Vol.07 No.10(2016), Article ID:70362,9 pages

Personality and Performance in Eventing

Jennifer Hart1, Adrian Furnham1,2

1Research Department of Clinical, Educational and Health Psychology, University College London, London, England

2Norwegian Business School (BI), Olso, Norway

Copyright © 2016 by authors and Scientific Research Publishing Inc.

This work is licensed under the Creative Commons Attribution International License (CC BY 4.0).

Received: August 2, 2016; Accepted: September 2, 2016; Published: September 5, 2016


This study examined the effects of personality on performance in the sport of Event- ing. A questionnaire consisting of the abbreviated Big Five and Core-Self Evaluations (CSE) was administered to 155 participants who were split into three groups: Amateurs (n = 48), Progressive Amateurs (n = 62) and Professionals (n = 45). The criteria were self and other rated performance. The results showed that CSE, Conscientiousness and Extraversion were significant predictors of actual and rated performance. Implications and limitations were discussed.


Big Five Personality, Core Self-Evaluations, Equestrian Eventing, Amateurs, Professionals

1. Introduction

This study looks at personality correlates of equestrianism, a sport which has largely been neglected in psychological research. It is a sport where men and women compete on equal terms and amateurs can compete against top professionals (British Eventing, 2009) . Eventing is an equestrian triathlon with three disciplines: Dressage, Show- jumping and Cross-country, each requiring different skills from the rider. It involves the partnership between horse and rider.

Eventing competitions are run under the organising body of British Eventing (BE) which runs six core national classes: BE80, BE90, BE100, Novice, Intermediate and Advanced as well as three progressive levels to help competitors move up to the next level. International classes are also run, ranging from one-star level (the equivalent of a hard Novice class) to four-star level (equivalent of a hard Advanced class).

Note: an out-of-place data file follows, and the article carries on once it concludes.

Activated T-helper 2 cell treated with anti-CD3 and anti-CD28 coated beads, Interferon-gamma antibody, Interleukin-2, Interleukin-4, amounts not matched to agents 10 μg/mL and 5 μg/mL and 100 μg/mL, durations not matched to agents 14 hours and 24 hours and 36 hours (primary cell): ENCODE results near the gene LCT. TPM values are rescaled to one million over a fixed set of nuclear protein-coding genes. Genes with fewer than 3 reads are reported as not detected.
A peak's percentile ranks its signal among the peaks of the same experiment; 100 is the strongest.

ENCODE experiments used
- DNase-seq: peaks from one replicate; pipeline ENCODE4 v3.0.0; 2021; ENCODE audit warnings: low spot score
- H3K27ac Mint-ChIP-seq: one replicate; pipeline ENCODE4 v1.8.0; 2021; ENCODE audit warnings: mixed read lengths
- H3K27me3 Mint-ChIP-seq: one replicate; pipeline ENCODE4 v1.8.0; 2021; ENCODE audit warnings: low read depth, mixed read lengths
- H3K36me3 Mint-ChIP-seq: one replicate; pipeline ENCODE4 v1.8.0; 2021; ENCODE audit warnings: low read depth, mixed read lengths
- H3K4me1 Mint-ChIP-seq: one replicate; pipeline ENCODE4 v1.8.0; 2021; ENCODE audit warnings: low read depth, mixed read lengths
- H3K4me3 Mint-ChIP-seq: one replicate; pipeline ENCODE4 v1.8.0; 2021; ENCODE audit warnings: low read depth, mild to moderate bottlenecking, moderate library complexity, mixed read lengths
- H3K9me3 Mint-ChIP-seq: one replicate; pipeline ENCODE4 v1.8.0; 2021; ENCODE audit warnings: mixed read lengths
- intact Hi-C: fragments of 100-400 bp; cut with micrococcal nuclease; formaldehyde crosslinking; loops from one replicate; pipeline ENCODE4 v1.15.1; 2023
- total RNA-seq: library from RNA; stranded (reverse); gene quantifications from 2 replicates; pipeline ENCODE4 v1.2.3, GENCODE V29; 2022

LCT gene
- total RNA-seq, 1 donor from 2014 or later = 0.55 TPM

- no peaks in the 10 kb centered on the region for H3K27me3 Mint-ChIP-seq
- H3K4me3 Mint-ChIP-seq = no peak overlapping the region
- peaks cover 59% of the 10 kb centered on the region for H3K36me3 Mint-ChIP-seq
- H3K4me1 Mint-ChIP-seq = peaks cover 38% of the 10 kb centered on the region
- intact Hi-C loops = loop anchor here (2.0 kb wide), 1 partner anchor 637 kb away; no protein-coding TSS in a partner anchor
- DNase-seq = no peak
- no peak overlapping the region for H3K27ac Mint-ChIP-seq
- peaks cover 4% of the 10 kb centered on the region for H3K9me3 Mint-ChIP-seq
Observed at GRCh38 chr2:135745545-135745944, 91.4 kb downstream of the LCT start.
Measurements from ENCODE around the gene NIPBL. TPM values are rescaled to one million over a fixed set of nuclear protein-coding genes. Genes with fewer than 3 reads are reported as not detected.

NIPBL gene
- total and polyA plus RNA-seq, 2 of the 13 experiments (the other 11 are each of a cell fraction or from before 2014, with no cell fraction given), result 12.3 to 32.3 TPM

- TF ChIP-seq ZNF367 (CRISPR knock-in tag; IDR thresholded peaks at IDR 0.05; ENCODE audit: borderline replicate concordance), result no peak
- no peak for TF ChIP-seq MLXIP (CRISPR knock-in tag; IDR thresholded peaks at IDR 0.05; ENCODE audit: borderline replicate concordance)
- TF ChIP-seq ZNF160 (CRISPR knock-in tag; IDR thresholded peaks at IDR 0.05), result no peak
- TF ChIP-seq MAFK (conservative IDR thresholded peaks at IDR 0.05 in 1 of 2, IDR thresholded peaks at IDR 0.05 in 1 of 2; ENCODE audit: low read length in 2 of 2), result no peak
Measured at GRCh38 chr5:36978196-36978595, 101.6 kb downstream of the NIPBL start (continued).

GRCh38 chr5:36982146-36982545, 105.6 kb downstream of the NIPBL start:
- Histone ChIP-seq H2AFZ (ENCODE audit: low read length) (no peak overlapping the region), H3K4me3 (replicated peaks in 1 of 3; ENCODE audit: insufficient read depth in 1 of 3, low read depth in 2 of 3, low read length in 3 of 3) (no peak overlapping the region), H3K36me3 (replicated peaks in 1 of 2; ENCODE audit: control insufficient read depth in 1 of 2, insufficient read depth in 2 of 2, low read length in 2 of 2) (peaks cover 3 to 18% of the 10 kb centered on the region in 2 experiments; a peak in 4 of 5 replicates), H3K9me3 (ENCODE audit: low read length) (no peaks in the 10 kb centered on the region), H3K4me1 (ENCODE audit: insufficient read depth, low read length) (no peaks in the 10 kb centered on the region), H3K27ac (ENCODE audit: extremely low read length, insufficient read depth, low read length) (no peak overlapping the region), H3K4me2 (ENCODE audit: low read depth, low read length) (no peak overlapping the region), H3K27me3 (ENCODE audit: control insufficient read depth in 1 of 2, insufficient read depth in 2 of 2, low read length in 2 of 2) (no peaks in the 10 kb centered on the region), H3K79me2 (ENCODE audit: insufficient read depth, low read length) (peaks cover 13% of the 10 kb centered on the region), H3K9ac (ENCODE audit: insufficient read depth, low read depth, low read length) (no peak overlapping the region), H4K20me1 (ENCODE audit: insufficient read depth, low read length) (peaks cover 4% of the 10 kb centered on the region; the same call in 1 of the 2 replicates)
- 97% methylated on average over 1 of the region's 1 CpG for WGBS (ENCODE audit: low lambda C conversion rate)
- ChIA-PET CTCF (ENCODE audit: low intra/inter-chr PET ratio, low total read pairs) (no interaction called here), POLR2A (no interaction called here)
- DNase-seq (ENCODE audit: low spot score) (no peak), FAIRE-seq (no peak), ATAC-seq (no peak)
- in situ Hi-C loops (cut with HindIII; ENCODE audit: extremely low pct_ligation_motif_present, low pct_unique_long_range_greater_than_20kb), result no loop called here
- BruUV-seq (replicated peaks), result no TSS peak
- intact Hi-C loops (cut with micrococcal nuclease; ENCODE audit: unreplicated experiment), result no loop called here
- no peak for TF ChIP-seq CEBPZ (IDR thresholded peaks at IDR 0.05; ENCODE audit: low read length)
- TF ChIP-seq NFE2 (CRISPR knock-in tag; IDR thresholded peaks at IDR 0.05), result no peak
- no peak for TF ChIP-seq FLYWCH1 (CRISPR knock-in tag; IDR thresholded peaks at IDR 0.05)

This study examines personality correlates of success in Eventing. Two measures that look at different aspects of personality will be used in this study: the Five-Factor Model of Personality and Core-self evaluations.

1.1. The Big Five

Neuroticism is the tendency for a person to experience unpleasant emotions easily. Individuals who score highly are more prone to becoming anxious, worried, stressed and angry. Previous research has found that athletes, especially high performing athletes, tend to have a lower Neuroticism score, and they therefore suffer less from anxiety (Eysenck, Nias, & Cox, 1982) . Self-confidence is associated with low Neuroticism and has been found to positively correlate with performance (Taylor, 1987) . Elevated anxiety levels are a cause of poor performance in most sports (LeUnes & Nation, 1989; Dowd & Inne, 1981) . Eysenck et al. (1982) , however, proposed that anxiety can act as a drive and therefore improve performance. Optimum anxiety is required: too low and motivation will be poor, but too high it will act as a distraction. However, the optimum may vary depending on the activity. Mahoney and Avener (1977) also suggest that it is not the levels of anxiety that determine a successful performer but their ability to control their anxiety. They found that successful gymnasts were better able to control their anxiety when it was inappropriate for their performance. It is hypothesised that in this study low Neuroticism will predict high performance in Eventing (H1).